Copyright 2010 East Greenwich Municipal Land Trust.  All rights reserved.
East Greenwich Land Trust
Trends & Future

    Frenchtown Park, Photo by Lee Whitaker

    During this time the Land Trust received offers to conserve
    nearly 200 acres, but the Trust at this time has insufficient funds
    to preserve just one of these properties to simply try to maintain
    a balance. Please support your Land Trust.

    More than twenty percent of the land area in the Town of East
    Greenwich is undeveloped woodland and farmland predominately
    held in large tracts. The total undeveloped land is greater than
    2,100 acres, and more than 50 percent of this acreage is
    comprised of only 20 properties that are 30 acres or more in size.
    It is estimated, based on current zoning, that 1,000 or more new
    homes could be built on this land, forever changing the character
    of East Greenwich. And given the current economics of land, it is a
    certainty that over time most if not all these properties will be
    developed for home sites.

    Residential development pressure in East Greenwich is relatively
    intense in a state that has seen land consumption increase by
    147 percent between 1961-1995 while population increased only
    16 percent. According to Grow Smart RI, Rhode Islanders
    developed more land (96,000 acres) in those 34 years than in the
    previous 325 years. Since 1990, East Greenwich has grown at an
    average of 49.1 new single family homes per year. Since January
    1998 there are pending and approved 218 new single family
    house lots and 129 new condominium units, assuring a steady
    stream of new home development.

    Why Preserve Land in East Greenwich?

    TAXES: The 1996 Cost of Community Services study conducted by the Southern New England Forest Consortium found that the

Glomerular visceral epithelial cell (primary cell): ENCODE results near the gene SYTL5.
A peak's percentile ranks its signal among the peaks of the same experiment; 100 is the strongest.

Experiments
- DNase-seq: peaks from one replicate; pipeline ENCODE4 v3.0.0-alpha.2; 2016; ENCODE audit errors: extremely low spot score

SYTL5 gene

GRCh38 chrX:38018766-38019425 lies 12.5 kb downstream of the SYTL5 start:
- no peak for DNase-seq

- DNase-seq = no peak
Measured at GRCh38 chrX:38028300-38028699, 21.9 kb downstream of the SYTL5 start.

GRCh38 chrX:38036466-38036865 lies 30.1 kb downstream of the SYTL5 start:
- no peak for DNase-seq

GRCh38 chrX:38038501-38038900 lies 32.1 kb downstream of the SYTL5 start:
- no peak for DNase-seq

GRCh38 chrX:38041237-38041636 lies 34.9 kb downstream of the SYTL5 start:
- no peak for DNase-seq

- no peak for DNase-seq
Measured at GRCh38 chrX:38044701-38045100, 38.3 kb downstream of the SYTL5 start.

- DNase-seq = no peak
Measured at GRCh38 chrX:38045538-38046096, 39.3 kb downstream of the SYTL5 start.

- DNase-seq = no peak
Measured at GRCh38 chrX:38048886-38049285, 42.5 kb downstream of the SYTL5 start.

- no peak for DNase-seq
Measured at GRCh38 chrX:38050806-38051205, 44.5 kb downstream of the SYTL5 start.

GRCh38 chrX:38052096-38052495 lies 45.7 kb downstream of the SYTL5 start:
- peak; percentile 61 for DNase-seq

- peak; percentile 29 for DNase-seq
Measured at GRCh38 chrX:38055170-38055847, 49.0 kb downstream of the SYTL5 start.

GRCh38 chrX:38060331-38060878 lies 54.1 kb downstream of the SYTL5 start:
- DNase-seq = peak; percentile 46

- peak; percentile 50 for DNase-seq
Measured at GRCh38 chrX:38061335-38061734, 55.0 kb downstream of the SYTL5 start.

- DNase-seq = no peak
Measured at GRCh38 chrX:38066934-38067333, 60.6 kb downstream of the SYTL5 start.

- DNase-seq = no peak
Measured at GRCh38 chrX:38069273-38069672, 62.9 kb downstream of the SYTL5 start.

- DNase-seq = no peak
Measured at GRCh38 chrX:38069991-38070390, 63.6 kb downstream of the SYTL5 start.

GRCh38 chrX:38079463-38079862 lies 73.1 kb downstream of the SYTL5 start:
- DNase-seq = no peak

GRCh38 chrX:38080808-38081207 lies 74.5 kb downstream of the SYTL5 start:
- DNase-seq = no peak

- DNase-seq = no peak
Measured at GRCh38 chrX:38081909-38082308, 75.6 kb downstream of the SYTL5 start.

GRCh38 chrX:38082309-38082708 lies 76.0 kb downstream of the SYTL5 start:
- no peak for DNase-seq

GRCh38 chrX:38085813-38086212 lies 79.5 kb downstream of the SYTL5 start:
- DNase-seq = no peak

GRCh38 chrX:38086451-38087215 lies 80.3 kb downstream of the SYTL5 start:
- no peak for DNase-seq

town services used by new residential development cost more than the tax revenue generated by that land use, and found that open
    space contributes revenue to towns. Therefore, the conversion of forests and farmlands into new residential subdivisions often
    results in tax increases to residential property owners.

    PROPERTY VALUE: The positive impacts of open space on residential property values have been documented in many studies.
    Homes that are located adjacent to permanently protected forests, meadows, and farms tend to appreciate in value faster than
    homes in conventional subdivisions that contain little or no protected open lands.

    ECOLOGY: The undeveloped areas in East Greenwich provide wetland and dry land habitat for many plant and animal species. While
    not all undeveloped land can or should be preserved in its natural condition, it is important not to disrupt the ability of wildlife to thrive.
    By linking the Land Trust properties through “greenway” corridors, consisting of wetlands, water bodies, and dry upland habitat, the
    Town will be able to protect substantial amounts of wildlife habitat.

    ENVIRONMENT: Preserving land is also important in maintaining water quality. Large areas of natural vegetation help to filter storm
    water flowing into lakes, ponds, rivers, and streams. Natural areas also slow the velocity of the storm water, thereby allowing it to
    more easily infiltrate the soil and recharge the groundwater that is used as drinking water in many areas, including East Greenwich.

    RECREATION: Protected undeveloped lands offer opportunities for hiking, bird watching, cross-country skiing, and general enjoyment
    of the outdoors. East Greenwich is in the process of developing a greenway for open space and recreation in an effort to expand
    these opportunities in town.